Quadruple Oscar winner Clint Eastwood stars alongside Susan Clark, Don Stroud, Tisha Sterling, Betty Field, and Lee J. Cobb in Coogan’s Bluff, an action-packed thriller that marked the first of five collaborations between the star and director Don Siegel which included Dirty Harry and Escape from Alcatraz.
Walter Coogan (Eastwood), a soft-spoken, straightforward Arizona lawman, is sent to New York City to extradite a captured murderer (Dan Stroud). After accidentally letting the prisoner escape, Coogan gets caught up in a life-or-death manhunt throughout the mean streets of the city. Coogan’s unconventional law enforcement techniques don’t go over too well with frustrated NYC Police Lieutenant McElroy (Lee J. Cobb), who can’t decide which is worse…the prisoner, or the lawman!
Don on Clint: “Hardest thing in the world is to do nothing and he does it marvellously.”
Coogan’s Bluff served as a transitional film for Eastwood bridging the gap from Westerns (for which he was primarily known for at the time thanks to director Sergio Leone) into more modern day roles.
Born in Chicago but educated at Cambridge University, Don Siegel’s influence on Clint Eastwood was huge. As well as establishing Eastwood as an iconic actor, Siegel’s directing style greatly influenced Eastwood when he became a director himself. Eastwood’s first taste of directing was during Dirty Harry when Siegel fell ill and Eastwood stepped in as an uncredited director. Their roles were reversed in Eastwood’s directorial debut Play Misty For Me in which Siegel had a small acting part. Eastwood influenced Siegel by introducing him to his secretary Carol Rydall, who became Siegel’s third wife.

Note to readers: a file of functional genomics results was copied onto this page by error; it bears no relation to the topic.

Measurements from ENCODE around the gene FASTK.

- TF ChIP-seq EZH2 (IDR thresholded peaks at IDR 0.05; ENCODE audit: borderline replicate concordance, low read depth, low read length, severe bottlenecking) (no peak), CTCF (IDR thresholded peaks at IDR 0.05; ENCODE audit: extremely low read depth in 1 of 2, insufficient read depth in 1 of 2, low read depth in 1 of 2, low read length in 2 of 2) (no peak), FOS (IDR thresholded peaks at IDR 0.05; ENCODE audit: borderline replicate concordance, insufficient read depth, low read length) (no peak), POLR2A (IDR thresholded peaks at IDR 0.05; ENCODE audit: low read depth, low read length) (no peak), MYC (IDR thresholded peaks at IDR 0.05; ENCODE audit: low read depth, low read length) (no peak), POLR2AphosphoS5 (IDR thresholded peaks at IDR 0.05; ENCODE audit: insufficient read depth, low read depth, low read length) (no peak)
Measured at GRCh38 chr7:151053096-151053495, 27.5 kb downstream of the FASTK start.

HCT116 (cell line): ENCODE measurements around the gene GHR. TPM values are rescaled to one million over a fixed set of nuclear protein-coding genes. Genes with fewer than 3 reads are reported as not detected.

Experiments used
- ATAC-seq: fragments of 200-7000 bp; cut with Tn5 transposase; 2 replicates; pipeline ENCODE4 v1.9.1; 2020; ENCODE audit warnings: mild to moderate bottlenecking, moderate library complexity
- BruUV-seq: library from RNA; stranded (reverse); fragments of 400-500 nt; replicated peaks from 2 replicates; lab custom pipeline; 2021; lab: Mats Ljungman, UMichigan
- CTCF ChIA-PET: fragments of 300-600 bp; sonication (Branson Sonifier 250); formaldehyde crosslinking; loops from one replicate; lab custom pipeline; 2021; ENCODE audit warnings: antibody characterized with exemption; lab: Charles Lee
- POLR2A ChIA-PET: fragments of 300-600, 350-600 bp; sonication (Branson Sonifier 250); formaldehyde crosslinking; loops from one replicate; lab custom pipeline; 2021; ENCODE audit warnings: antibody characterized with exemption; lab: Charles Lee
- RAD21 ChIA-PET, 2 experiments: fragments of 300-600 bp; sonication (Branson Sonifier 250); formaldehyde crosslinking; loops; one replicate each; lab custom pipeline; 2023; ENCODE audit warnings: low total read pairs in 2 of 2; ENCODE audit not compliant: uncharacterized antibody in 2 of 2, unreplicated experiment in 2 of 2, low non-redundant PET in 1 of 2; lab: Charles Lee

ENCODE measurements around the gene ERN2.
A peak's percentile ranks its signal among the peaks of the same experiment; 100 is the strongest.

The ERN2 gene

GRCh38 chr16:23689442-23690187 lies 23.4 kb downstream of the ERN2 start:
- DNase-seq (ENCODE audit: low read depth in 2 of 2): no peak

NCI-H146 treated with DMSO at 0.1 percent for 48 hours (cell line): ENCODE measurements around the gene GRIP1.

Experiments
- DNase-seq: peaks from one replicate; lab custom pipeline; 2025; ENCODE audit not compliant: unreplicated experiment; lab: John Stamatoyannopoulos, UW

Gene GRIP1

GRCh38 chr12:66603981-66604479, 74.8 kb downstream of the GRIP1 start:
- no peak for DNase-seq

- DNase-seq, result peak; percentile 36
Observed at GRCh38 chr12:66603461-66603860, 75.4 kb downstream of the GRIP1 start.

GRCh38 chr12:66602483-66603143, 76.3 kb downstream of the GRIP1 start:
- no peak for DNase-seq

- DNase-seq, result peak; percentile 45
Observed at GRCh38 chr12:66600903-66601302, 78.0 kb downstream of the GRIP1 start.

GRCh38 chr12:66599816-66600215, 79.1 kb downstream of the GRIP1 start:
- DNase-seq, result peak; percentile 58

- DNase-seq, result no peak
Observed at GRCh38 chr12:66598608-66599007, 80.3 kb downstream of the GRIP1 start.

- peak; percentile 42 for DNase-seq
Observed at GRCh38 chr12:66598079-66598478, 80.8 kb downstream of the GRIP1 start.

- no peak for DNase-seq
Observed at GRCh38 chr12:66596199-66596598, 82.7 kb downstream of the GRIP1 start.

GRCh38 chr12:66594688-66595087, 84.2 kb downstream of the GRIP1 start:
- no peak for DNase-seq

Siegel was the first director to be credited by the Director’s Guild of America’s universal pseudonym Alan Smithee, for Death of a Gunfighter (1969). Siegel wished to remain uncredited because he felt the film’s star, Richard Widmark, ruined the picture by insisting on creative control that usurped Siegel’s authority as director. Among the dozens of projects credited to Alan Smithee over the years include the MacGyver TV pilot, the video for I Will Always Love You by Whitney Houston, and Bloodsucking Pharaohs in Pittsburgh.
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